Private Clients

Bonds

Asset Classes: Fixed Income

What is fixed income?

As the largest securities market in the world, the bond market provides investors with virtually limitless investment options. Seasoned investors should be familiar with most aspects of the market, but as the number of new products entering the market grows, even a bond expert is challenged to keep pace.

Put simply, a bond is a loan that a bond purchaser or bondholder makes to a bond issuer. Governments, corporations, and municipalities issue bonds when they need capital. If you buy a government bond, you’re essentially lending money to the government. If you buy a corporate bond, you’re lending the corporation money. Like a loan, a bond pays interest periodically and repays the principal at a stated time/date.

The price of most bonds is set so that face value/par value per unit is repaid on the maturity date. Between the issue date and the maturity/redemption date the bond price can vary, depending on multiple factors. One such factor is the interest rate at that time. If, for example, the bond pays an annual coupon of 5% and interest rates are lower than this, investors will find the bond income stream attractive and will be prepared to pay a higher price for it.

 

Bond maturity refers to the specific future date on which the principal invested will be repaid. Generally, bond maturities range from 1 year to 30 years and are frequently categorised as:

 

Short-term bonds: Maturing in less than 5 Years

Medium-term bonds: Maturing in 5 – 10 years

Long-term bonds: Maturing in more than 10 years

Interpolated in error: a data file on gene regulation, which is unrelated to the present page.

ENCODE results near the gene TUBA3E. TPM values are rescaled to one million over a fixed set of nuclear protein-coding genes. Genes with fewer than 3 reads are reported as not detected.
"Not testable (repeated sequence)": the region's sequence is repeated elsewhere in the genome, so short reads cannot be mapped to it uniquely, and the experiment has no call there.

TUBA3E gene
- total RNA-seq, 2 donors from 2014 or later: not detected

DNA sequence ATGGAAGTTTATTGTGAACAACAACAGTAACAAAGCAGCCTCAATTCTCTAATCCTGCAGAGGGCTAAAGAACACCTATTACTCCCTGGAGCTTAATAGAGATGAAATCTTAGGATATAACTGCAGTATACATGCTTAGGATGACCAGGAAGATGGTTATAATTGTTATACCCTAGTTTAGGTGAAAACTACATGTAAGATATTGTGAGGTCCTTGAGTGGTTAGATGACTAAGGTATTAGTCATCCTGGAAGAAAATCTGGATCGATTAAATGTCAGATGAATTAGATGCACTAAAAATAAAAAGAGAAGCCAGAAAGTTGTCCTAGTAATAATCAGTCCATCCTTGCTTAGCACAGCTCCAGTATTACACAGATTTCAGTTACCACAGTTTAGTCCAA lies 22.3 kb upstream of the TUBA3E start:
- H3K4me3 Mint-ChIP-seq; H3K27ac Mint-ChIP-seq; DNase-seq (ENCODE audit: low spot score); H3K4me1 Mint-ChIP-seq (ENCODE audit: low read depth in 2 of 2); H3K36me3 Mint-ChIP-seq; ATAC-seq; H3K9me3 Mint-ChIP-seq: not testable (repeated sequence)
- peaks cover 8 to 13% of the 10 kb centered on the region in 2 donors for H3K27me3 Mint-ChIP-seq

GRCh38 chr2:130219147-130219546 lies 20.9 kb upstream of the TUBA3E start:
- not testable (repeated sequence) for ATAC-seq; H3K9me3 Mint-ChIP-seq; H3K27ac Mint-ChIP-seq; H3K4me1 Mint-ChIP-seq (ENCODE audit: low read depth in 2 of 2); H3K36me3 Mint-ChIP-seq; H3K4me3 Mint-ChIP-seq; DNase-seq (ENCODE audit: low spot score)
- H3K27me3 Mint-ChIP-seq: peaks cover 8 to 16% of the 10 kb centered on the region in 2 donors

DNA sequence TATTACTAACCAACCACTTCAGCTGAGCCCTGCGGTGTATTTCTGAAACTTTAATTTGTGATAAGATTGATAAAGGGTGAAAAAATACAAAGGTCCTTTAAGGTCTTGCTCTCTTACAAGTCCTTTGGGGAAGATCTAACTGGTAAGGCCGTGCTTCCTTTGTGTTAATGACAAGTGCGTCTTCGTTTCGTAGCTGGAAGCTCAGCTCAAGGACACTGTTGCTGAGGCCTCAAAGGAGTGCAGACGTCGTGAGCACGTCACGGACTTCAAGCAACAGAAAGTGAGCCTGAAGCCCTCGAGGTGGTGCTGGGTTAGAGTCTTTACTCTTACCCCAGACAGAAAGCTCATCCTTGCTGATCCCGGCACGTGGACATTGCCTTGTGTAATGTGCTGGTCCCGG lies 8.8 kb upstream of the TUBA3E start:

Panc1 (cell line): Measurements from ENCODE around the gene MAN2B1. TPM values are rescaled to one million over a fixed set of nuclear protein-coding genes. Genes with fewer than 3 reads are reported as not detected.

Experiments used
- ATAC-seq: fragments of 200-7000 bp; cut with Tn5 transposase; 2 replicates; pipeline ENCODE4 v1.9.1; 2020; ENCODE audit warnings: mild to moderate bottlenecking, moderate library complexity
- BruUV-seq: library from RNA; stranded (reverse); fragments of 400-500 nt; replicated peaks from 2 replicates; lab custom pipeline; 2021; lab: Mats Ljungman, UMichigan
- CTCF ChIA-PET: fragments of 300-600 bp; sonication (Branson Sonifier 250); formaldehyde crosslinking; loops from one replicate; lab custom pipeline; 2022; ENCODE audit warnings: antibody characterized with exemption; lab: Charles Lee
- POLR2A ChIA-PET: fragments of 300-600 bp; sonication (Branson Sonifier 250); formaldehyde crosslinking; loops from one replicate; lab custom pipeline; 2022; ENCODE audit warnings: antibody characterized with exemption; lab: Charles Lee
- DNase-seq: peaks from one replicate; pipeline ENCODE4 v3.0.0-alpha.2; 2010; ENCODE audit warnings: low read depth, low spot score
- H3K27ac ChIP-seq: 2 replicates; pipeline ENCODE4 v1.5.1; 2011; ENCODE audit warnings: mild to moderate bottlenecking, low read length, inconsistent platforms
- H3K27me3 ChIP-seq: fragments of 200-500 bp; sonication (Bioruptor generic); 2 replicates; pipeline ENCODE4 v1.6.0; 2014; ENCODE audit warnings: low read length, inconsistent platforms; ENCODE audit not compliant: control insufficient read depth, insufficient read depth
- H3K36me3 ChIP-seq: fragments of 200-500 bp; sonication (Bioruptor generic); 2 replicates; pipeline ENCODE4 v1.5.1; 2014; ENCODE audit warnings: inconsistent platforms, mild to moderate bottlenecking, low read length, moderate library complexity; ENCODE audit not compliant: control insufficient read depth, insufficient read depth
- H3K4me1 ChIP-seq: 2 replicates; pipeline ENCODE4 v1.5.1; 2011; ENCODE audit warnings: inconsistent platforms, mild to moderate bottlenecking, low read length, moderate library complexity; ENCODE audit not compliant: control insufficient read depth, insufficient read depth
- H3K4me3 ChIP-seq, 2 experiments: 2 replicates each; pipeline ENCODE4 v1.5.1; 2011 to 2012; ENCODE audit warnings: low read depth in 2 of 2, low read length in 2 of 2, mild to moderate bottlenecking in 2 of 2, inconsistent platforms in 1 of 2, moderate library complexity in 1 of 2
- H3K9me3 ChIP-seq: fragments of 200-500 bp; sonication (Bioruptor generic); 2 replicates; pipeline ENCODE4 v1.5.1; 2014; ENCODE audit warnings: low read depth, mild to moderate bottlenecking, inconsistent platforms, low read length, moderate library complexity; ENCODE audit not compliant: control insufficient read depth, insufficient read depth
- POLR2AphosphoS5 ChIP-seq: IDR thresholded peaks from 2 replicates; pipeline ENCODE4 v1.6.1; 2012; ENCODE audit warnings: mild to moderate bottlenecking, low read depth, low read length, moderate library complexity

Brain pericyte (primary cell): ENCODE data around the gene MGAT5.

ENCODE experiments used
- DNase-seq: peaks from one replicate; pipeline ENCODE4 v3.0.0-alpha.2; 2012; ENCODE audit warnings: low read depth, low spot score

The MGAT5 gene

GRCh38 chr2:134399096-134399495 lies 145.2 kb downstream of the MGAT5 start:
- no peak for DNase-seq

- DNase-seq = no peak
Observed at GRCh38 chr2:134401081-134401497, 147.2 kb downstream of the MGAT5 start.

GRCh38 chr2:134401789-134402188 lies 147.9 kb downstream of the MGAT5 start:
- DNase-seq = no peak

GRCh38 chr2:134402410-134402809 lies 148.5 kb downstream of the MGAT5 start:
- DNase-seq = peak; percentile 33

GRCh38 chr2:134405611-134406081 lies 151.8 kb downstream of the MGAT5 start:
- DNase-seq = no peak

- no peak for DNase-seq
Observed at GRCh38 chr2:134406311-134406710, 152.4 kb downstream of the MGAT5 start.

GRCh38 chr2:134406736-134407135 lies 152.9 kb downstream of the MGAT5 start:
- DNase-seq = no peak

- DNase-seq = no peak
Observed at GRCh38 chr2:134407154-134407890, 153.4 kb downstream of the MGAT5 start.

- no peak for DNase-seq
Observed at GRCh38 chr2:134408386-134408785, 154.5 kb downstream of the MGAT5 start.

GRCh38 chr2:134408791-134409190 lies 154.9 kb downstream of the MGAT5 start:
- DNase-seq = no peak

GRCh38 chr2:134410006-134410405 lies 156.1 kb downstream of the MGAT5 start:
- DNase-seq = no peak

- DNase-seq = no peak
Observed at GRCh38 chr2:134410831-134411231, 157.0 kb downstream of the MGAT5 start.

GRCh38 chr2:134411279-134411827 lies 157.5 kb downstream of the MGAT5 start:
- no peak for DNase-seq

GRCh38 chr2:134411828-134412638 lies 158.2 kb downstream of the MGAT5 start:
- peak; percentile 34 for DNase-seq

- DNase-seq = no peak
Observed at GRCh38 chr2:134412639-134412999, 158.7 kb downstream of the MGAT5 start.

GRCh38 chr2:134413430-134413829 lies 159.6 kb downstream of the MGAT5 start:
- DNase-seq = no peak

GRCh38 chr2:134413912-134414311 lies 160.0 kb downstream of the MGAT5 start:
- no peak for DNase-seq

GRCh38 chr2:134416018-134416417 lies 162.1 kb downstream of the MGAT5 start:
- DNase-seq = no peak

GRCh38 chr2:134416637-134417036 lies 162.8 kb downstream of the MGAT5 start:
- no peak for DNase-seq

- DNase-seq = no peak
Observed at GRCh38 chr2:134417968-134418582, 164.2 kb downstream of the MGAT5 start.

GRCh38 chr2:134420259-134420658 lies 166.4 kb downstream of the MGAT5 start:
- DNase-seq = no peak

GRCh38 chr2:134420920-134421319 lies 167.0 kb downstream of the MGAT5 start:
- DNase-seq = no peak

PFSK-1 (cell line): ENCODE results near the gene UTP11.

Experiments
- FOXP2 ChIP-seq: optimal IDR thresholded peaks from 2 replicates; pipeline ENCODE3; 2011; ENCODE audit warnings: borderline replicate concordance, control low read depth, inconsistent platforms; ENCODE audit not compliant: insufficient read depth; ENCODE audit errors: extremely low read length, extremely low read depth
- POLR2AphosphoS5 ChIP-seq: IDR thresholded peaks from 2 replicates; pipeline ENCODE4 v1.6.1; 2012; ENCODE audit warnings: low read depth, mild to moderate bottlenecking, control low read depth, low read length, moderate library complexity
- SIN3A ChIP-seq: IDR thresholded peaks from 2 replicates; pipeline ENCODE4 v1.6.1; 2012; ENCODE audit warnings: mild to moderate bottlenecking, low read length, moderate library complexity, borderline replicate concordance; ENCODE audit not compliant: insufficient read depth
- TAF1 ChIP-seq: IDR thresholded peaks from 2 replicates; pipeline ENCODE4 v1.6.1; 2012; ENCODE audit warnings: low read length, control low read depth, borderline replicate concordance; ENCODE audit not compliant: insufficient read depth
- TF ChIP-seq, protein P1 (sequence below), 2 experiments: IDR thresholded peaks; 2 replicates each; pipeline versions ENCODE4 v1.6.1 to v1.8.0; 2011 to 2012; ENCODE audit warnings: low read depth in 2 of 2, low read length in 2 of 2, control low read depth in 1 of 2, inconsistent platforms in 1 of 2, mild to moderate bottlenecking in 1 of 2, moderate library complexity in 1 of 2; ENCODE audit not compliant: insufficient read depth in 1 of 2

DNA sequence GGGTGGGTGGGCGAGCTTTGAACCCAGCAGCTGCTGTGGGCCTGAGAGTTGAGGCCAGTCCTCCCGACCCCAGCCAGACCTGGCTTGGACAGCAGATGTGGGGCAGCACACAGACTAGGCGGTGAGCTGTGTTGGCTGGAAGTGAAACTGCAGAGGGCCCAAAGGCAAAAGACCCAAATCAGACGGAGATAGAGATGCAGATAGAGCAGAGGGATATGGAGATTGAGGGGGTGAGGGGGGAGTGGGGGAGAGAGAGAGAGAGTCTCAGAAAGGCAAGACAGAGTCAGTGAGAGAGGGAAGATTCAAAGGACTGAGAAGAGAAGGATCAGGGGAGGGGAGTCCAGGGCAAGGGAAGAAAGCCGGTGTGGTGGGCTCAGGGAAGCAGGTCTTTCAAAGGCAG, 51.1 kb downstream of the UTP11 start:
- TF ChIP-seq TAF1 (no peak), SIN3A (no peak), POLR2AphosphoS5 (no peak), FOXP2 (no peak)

Risk & return: Bonds

The risk profile for government bonds is considered lower than equities. Every bond does carry some element of risk, in that the issuer may ‘default’ or fail to repay the bond to the investor.

However, there are protections in place. Independent credit rating agencies assess the default risk of all bonds, so, for example, an issuer with a higher credit rating will pay a lower interest rate on the bond.

Investors who purchase bonds with low credit ratings can potentially earn higher returns but they’ll bear a heightened risk of default.

How does the market value bonds?

Here’s an example: The Irish 0.2% 05/15/2027 bond is priced on the spread to German bond yield when it was issued in 2020. The amount outstanding is 7.25bn and its rating is AA-.

 

The ALLQ Bloomberg screen is used for publishing Irish Government bond prices by all Irish bond dealers, and Bloomberg takes an average of the bid/offer spread and creates an indicative bid price and offer price.

Typical liquidity for fixed income

Irish Government bonds are traded on a T+2 settlement basis. This means that the settlement cycle, or the difference between the trade date and settlement date, is two days for Euro bonds. The settlement cycle for Gilts and US treasuries is on a T+1 basis. In general, the length of the settlement cycle is important for bonds, because the greater the time period between trade and settlement, the greater the risk of failure of the trade, especially in a volatile market.

 

The market depth or liquidity of a bond is determined by how easily a bond can be bought or sold in the market. The bid/offer spread of a bond is commonly used as the measure of this liquidity, i.e., a wider spread would be interpreted as the market being less liquid.

Typical Income from fixed income

Here’s a worked example of a 100k investment into an Irish 4-year bond.

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